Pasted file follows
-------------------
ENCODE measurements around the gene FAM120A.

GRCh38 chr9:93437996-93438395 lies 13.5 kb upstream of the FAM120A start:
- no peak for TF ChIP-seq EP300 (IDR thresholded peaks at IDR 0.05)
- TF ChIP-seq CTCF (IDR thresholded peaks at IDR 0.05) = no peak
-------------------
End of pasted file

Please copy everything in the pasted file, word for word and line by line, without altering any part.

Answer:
ENCODE measurements around the gene FAM120A.

GRCh38 chr9:93437996-93438395 lies 13.5 kb upstream of the FAM120A start:
- no peak for TF ChIP-seq EP300 (IDR thresholded peaks at IDR 0.05)
- TF ChIP-seq CTCF (IDR thresholded peaks at IDR 0.05) = no peak